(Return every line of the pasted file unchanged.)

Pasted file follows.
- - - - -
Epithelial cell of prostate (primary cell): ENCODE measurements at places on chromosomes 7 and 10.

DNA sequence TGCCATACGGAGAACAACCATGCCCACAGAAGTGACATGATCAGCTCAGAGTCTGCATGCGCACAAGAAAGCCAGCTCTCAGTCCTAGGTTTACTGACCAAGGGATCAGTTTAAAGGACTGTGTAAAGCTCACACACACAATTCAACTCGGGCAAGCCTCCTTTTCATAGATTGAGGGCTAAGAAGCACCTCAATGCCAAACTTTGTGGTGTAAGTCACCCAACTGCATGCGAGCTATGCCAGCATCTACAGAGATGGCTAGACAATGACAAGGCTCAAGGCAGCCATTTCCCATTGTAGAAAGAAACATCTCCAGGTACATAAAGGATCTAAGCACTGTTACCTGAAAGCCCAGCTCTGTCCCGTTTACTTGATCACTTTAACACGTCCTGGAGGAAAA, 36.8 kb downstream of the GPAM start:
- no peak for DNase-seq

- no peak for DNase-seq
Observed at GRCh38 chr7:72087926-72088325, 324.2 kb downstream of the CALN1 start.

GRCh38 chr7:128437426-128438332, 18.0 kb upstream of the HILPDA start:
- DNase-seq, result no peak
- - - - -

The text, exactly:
Epithelial cell of prostate (primary cell): ENCODE measurements at places on chromosomes 7 and 10.

DNA sequence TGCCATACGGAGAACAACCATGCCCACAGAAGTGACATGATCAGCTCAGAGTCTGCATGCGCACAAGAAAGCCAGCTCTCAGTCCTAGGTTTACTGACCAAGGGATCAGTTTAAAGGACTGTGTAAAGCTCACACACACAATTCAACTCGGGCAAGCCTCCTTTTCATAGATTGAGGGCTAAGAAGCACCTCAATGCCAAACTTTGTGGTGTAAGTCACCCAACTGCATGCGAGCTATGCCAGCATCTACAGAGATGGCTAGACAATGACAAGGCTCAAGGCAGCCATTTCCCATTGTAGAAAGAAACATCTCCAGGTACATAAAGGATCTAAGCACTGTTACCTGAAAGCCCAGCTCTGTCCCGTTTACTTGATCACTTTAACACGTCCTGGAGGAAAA, 36.8 kb downstream of the GPAM start:
- no peak for DNase-seq

- no peak for DNase-seq
Observed at GRCh38 chr7:72087926-72088325, 324.2 kb downstream of the CALN1 start.

GRCh38 chr7:128437426-128438332, 18.0 kb upstream of the HILPDA start:
- DNase-seq, result no peak